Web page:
How to gather evidence in a custody case

Updated February 21, 2017

Step 1

Hire an attorney so you can be sure your evidence will be admitted in court. If you do not have an attorney, hire one for a few hours to explain your state's rules of evidence to you. The rules of evidence are very complicated and sometimes do not seem logical.

Step 2

Understand that the more evidence you have that shows bad things about the other parent's parenting skills, the more likely it is you will win.

Step 3

Gather evidence that shows the other parent is unfit and evidence that shows you are a great parent.

Step 4

Take photographs. Photographic evidence is very persuasive. Take photos of abuse or neglect by the other parent. Take photos of the other parent's home, of your home, and of your child's room.

Step 5

Keep a log or journal. Date each page. Record events pertaining to your child in detail. Write down the horrible or neglectful things the other parent does and write down the wonderful things you do with your child. Write down what the child tells you happens with the other parent. Include any information about meals, bedtimes, baths, etc. that shows how the child was cared for by the other parent.

Step 6

Keep track of any visitation that occurs. Write down dates, pick-up and drop-off times and information about what happened during visitation.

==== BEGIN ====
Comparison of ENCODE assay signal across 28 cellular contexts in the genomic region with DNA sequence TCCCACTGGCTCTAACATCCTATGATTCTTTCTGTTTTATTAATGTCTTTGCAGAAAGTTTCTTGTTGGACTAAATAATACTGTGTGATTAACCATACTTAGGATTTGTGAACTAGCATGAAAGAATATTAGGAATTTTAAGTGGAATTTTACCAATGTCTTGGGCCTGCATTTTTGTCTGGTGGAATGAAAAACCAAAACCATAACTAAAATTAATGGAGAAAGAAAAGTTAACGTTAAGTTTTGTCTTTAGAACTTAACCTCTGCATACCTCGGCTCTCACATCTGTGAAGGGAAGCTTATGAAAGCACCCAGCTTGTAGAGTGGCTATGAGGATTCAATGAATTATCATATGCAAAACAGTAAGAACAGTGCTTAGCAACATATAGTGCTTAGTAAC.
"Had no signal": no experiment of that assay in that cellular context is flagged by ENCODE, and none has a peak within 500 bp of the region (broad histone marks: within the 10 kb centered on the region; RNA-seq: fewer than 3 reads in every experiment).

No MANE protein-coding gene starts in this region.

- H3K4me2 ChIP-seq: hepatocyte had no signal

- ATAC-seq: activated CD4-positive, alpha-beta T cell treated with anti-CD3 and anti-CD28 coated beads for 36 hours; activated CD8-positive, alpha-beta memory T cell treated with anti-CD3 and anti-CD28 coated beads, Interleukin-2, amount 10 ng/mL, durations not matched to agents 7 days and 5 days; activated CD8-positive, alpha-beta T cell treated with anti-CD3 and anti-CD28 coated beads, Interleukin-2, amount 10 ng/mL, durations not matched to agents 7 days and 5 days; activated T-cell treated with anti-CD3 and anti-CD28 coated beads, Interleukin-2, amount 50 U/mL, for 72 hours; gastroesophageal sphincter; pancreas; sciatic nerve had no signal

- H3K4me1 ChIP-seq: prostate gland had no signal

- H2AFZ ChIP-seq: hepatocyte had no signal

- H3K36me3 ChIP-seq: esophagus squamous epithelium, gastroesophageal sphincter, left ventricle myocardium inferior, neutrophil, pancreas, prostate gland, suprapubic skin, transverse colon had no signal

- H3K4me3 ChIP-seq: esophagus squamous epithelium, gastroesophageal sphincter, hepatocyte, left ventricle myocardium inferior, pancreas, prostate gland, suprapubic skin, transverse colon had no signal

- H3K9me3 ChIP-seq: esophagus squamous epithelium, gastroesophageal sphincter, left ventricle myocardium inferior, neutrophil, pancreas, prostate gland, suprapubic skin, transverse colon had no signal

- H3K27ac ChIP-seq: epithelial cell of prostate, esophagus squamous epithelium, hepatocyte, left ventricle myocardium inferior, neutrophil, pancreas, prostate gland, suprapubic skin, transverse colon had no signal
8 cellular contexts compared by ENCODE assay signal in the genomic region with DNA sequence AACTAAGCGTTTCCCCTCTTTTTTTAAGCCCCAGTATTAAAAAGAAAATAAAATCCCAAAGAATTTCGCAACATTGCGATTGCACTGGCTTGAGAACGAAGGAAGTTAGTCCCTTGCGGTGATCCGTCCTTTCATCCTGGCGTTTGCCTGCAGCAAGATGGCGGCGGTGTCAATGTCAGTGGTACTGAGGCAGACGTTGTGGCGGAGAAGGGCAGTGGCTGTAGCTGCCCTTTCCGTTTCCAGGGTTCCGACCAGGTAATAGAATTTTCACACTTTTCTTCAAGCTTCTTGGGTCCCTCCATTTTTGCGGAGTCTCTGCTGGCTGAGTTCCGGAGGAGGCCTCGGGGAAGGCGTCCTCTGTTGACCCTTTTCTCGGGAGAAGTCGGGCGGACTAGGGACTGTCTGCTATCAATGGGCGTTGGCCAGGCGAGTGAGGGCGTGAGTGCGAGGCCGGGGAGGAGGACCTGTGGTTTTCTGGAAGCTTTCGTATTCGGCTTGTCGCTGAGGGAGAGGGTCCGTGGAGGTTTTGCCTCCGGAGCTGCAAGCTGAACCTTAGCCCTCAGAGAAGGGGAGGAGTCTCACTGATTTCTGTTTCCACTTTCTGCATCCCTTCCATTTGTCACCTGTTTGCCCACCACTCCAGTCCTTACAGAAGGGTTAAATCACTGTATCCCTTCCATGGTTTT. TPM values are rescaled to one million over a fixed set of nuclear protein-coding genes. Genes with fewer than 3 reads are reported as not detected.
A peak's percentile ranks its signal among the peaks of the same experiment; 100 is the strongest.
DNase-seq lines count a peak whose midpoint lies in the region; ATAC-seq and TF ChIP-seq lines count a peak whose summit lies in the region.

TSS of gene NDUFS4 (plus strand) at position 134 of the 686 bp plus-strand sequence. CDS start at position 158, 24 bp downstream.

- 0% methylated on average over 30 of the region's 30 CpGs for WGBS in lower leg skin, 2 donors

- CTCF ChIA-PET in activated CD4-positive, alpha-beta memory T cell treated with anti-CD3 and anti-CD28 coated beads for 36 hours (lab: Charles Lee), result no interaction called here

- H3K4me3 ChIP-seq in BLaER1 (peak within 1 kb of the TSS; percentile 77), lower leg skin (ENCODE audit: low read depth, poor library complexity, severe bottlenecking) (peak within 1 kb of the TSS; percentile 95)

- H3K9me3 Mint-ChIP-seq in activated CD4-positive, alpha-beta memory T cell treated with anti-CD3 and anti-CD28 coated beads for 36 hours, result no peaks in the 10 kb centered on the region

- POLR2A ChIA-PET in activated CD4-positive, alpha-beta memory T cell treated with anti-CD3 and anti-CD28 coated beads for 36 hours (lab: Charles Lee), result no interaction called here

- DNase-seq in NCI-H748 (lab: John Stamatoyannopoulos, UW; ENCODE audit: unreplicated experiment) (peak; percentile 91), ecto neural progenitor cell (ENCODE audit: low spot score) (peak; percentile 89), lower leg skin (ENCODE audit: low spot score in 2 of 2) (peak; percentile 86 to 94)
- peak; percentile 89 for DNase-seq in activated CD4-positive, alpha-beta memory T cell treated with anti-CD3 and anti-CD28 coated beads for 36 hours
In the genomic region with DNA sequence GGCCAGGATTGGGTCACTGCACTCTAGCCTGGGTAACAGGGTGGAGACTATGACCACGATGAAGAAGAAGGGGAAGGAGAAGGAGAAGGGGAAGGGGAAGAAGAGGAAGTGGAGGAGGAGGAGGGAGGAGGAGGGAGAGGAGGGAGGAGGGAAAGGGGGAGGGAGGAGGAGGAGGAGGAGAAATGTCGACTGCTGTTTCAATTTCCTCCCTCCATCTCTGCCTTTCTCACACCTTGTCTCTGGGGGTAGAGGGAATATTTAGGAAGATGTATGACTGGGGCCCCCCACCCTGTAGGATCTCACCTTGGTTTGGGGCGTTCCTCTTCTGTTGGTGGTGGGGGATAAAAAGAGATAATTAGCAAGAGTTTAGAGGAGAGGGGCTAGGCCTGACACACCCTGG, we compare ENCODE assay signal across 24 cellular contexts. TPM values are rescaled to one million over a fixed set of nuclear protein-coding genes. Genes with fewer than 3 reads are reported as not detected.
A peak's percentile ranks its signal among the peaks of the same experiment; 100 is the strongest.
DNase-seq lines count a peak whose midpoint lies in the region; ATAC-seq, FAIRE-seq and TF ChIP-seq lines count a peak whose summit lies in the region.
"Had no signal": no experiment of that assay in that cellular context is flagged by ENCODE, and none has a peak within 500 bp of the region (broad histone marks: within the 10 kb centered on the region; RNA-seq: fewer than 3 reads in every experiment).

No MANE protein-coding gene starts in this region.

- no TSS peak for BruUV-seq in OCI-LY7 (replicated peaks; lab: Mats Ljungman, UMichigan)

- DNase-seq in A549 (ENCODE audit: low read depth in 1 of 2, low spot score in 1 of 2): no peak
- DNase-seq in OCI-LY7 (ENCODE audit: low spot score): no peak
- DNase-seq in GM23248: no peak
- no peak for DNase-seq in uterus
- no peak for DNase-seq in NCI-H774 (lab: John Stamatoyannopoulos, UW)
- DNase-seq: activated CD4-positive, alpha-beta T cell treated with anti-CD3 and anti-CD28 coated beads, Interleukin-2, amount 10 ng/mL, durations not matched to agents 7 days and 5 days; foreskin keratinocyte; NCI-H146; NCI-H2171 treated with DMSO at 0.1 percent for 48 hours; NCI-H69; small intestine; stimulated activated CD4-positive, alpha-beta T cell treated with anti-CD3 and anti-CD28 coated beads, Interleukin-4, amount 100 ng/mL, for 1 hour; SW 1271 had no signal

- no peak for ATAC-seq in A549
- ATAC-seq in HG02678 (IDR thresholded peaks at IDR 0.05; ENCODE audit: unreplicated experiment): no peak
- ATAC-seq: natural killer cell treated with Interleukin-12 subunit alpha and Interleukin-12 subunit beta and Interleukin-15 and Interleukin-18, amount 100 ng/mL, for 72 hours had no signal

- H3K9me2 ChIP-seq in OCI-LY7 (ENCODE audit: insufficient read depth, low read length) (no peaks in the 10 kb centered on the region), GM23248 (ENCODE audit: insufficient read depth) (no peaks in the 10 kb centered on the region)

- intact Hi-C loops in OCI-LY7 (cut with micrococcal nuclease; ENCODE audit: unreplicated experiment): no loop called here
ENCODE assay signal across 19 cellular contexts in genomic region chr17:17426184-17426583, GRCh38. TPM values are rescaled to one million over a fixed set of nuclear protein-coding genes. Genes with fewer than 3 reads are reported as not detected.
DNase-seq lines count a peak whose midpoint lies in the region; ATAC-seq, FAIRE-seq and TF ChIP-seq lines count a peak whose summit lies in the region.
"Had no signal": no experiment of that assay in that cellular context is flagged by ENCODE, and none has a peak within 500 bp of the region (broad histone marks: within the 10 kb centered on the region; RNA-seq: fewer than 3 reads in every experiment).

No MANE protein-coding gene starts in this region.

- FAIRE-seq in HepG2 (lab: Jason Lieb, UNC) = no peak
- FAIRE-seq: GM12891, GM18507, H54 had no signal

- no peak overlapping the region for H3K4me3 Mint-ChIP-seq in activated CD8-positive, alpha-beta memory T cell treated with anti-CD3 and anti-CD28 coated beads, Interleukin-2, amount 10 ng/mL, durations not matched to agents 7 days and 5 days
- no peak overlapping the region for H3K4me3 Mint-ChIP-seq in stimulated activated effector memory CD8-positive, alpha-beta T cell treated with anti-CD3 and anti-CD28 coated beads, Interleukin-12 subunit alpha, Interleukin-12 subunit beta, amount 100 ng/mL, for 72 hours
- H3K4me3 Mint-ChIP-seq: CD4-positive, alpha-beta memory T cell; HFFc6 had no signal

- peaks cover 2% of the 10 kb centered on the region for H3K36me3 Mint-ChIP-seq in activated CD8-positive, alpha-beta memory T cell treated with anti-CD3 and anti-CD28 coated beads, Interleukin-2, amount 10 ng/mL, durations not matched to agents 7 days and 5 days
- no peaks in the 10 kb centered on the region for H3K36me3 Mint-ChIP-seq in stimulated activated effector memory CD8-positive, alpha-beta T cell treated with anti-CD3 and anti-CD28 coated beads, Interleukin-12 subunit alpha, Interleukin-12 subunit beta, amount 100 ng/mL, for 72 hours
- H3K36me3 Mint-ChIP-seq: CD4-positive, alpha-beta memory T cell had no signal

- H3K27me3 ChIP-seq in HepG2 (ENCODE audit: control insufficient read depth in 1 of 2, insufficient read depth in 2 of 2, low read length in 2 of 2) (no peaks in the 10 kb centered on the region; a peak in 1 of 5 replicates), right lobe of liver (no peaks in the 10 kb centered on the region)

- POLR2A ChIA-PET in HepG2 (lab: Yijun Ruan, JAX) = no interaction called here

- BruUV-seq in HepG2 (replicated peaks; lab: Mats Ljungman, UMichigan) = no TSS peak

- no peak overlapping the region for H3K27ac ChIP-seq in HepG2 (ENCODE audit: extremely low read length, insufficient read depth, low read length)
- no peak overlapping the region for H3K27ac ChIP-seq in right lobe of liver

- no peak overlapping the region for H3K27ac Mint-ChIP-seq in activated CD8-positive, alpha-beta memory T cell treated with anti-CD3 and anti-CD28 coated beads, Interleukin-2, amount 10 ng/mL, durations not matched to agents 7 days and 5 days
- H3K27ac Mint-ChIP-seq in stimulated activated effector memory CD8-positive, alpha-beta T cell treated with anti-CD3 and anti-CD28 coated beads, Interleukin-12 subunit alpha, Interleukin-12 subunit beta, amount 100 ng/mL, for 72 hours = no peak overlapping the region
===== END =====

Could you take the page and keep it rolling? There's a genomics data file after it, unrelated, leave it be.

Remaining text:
Step 7

Talk to family and friends. Determine if any of them have helpful firsthand knowledge about the situation. Ask those that do to testify for you in court.

Step 8

Hold on to report cards, counseling reports, medical records, letters or any other written evidence that pertains to your child's health or well-being.

Step 9

Preserve items such as children's clothes that clearly show neglect or abuse (bloodstains, rips, tears, etc.).

Step 10

Create witnesses. Get other people to witness things so that it is not your word against the other parent's. For example, if the other parent is routinely one hour late to pick up your child for visitation, have a friend with you the next few times so that someone else can testify about this to the court.


  • Don't bother with evidence that shows the other parent is rude to your mother, late on car payments or a former juvenile delinquent. Focus on evidence that has to do with parenting abilities.
  • Evidence of drug or alcohol abuse is always relevant, especially if it is recent.
  • Evidence of domestic violence is also important, because it shows the court that the child could be in danger.


  • Custody cases are serious business. You could potentially lose all of your rights to see your child. Seek legal assistance.
  • Do not create or manufacture evidence. This is a criminal offense.

Things You'll Need

  • Notebooks
  • Film
  • Point-and-shoot Cameras
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This article was created by a professional writer and edited by experienced copy editors, both qualified members of the Demand Media Studios community. All articles go through an editorial process that includes subject matter guidelines, plagiarism review, fact-checking, and other steps in an effort to provide reliable information.